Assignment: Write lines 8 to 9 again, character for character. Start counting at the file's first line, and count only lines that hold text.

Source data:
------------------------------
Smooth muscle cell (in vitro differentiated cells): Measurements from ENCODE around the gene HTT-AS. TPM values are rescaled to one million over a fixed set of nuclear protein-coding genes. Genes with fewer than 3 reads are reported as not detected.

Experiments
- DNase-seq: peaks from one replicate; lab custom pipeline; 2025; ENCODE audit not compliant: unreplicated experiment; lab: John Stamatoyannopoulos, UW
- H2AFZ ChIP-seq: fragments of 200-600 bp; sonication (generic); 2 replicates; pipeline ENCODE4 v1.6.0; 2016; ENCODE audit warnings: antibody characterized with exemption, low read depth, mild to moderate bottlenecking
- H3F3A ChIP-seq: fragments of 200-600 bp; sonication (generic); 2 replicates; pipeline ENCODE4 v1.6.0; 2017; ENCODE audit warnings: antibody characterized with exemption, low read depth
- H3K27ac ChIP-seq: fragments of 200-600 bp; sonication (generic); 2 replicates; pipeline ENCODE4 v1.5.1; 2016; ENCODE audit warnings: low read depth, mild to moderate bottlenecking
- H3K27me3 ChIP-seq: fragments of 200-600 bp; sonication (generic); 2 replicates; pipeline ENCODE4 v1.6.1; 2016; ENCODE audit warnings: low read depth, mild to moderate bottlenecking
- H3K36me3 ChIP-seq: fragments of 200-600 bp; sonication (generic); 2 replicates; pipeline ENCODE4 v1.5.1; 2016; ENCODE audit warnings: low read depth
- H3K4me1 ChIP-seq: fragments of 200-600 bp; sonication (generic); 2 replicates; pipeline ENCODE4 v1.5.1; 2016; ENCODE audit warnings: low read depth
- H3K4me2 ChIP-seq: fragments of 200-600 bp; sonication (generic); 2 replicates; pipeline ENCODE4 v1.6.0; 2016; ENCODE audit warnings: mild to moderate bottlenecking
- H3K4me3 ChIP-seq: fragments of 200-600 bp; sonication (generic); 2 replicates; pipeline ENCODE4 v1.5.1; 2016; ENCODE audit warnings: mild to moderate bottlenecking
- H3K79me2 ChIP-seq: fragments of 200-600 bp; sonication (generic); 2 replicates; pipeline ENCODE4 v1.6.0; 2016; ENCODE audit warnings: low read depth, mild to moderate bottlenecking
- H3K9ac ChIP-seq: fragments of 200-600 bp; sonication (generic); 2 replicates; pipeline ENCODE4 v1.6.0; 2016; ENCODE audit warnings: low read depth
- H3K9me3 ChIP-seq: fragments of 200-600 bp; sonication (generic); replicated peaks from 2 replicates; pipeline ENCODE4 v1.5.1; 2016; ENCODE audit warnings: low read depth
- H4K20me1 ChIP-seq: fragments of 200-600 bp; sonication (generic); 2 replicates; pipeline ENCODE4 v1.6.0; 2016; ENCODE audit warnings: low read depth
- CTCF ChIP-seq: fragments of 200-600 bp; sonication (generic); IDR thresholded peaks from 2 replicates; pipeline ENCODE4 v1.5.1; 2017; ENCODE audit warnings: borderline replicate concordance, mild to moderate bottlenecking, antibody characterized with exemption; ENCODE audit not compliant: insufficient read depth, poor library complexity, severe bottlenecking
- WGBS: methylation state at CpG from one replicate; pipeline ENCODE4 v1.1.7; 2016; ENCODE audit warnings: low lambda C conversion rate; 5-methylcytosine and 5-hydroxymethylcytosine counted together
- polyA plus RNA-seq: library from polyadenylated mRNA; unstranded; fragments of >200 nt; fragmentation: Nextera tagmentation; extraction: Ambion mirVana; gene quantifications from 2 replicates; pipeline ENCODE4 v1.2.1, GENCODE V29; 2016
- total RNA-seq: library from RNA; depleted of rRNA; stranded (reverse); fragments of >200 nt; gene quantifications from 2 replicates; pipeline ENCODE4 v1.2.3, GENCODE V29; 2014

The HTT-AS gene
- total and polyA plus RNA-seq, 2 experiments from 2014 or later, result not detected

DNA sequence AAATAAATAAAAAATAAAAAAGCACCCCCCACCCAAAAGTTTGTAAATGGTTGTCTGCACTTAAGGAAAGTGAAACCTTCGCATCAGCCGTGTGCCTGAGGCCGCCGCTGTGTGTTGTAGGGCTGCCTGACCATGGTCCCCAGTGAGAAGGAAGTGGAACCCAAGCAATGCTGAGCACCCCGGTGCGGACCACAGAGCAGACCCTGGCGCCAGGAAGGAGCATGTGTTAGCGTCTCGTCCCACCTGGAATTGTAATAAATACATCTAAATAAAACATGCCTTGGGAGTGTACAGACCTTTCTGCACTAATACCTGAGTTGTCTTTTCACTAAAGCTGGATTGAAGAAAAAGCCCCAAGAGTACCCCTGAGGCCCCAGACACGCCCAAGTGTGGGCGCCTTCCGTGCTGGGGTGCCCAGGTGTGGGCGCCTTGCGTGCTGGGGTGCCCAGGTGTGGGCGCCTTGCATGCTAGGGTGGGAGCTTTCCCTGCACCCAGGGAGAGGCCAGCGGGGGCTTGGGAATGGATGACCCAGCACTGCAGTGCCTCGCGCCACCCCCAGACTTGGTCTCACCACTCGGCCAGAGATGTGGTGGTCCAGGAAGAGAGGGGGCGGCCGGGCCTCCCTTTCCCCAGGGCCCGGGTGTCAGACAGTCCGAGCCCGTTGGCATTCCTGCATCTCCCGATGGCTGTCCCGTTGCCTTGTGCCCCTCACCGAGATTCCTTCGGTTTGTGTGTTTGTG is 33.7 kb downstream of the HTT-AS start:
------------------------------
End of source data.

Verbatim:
- H3K36me3 ChIP-seq: fragments of 200-600 bp; sonication (generic); 2 replicates; pipeline ENCODE4 v1.5.1; 2016; ENCODE audit warnings: low read depth
- H3K4me1 ChIP-seq: fragments of 200-600 bp; sonication (generic); 2 replicates; pipeline ENCODE4 v1.5.1; 2016; ENCODE audit warnings: low read depth